BoozeCoffee Shops

The Advantages of Being a Barista VS. a Bartender

By Brin Marie

To serve coffee or beer?

When I left my last coffee shop to start bartending, it seemed the next logical step if I insist on working in customer service for the rest of my life. Which I do, because my value as a human is based on compliments and dollar bills, y’all, and I don’t have the dexterity (+8 on my best days) or the core strength to swing around a pole. At their basest, the similarities between baristas and bartenders are obvious. Both rely on serving the itchy, parched masses mood-altering substances. Both are usually the most important near-stranger in most people’s day. Both have varying degrees of dedication to the craft: many bartenders and baristas strive to be at the top of their game even though many people that have never done it (i.e. people with ‘respectable’ jobs, like accountants, insurance salesmen, or honeypot vendors) consider them to be toiling in the sticky, dehumanizing purgatory between a college degree and a grown-up career.

Photos courtesy of Allie Neal and the OaklandCoffeeRush

That being said, there are times when I’m standing in line at my local coffee shop and I feel that dull pang of jealousy while I watch the busy bees behind the espresso bar slam pitchers and gallons of milk around with purpose and gusto, trading jokes and stiletto-sharp snark that only they can hear over the whoosh and screech of the steam wands. Sometimes, I miss being a part of the inside joke. I love coffee shops and coffee shop culture. The first thing I do when I move to a new city is look for the next cafe that feels like a second home (Shout Out To Arrow Cafe on N. Rampart!). While I absolutely love being a bartender, and can’t imagine doing anything else, I will remember my days behind the machine with a jittery fondness.

Aside from the camaraderie and always smelling like roasted coffee, here are some of the things that I miss the most:

The Hours

I am a morning person. I am up naturally at 7am every morning. While I may read in bed or putter around the kitchen, I cannot go back to sleep. This was perfect when I had to open coffee shops. I am perky as fuck as soon as the sun comes up. I much prefer working in the mornings, when I have peaked for the day, and then have the rest of the day to cross exactly one thing off of my to-do list before I pass out in front of Tales From The Crypt by 9pm. I have heard the perks of bar hours are that you have your whole day to sleep in and get your adulting done before you go to work, but that just does not compute. Even after years of closing bars, my swollen eyes crack open in the wee hours, whether I want them to or not. I’m a wonky lil’ automaton, so it’s been hard to reprogram my brain. Life is what happens after you work. Cry for me, I’m broken.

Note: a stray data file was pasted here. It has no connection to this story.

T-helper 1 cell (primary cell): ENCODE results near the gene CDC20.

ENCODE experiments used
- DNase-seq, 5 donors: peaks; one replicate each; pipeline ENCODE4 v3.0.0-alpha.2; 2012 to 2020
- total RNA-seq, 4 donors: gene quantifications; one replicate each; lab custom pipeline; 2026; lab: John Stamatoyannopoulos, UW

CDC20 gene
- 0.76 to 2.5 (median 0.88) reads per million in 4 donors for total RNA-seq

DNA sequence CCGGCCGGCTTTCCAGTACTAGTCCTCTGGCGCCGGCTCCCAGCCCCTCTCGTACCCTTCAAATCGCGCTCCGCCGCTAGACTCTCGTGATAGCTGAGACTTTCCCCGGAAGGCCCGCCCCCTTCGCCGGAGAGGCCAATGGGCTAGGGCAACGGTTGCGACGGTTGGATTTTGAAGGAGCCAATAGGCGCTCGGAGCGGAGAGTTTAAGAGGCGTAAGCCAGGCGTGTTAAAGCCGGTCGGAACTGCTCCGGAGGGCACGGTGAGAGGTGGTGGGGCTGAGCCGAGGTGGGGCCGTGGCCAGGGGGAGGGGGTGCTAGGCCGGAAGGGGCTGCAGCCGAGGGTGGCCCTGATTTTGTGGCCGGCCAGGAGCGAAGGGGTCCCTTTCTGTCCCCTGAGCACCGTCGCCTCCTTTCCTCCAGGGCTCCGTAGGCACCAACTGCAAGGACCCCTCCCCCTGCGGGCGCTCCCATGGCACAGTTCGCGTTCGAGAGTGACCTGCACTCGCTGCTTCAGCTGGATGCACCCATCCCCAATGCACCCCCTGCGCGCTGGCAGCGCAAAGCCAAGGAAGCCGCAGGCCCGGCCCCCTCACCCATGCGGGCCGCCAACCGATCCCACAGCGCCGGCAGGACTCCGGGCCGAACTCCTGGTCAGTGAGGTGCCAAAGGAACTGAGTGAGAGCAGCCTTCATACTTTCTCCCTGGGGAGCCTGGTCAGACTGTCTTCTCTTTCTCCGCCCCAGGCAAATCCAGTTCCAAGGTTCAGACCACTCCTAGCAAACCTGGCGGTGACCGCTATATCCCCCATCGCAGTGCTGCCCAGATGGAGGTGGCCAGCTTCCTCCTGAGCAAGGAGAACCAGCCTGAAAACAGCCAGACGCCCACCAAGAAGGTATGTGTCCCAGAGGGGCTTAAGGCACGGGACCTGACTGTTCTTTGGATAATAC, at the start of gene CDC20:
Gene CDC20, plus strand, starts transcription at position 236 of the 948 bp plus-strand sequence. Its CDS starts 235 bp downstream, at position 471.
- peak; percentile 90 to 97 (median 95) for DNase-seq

Less messy connections with regulars

As a bartender, we tend to catch people either on their best days or their worst. People are hell-bent on getting drunk to celebrate or to dull the pain of a spectacularly terrible day. Even if they walk in sober, they throw a shot back or sip that martini just a wee bit too quickly, and now you’re having a conversation with just a slightly different person. I’m not exactly blowing anyone’s mind right now, but booze amplifies emotions. I’ve seen my fair share of normally stoic old men burst into tears. And as the bartender, you are the vessel into which people are going to pour all of the good, the bad, and the ugly. When chatting with people over the counter at a coffee shop, it tends to be a little more even-keeled. I’ve never had to assure a regular at my coffee shop that they didn’t act like a belligerent rage-beast when they came in last week. Or worse yet, remind them that they did turn into a monumentally no-good drunk, but as long as no one was assaulted and they promise to behave from here on out, I’m happy to welcome them back. Don’t get me wrong, I’ve had people get caffeine-zooted, but it’s a relatively small annoyance compared to that dude that laugh-cries while he punches out the mirror panels in the women’s bathroom.